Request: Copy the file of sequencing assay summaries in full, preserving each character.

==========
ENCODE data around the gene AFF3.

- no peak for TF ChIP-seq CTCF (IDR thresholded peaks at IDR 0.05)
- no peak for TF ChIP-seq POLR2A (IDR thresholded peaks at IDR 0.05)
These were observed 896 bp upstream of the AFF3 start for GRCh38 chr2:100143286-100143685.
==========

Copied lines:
ENCODE data around the gene AFF3.

- no peak for TF ChIP-seq CTCF (IDR thresholded peaks at IDR 0.05)
- no peak for TF ChIP-seq POLR2A (IDR thresholded peaks at IDR 0.05)
These were observed 896 bp upstream of the AFF3 start for GRCh38 chr2:100143286-100143685.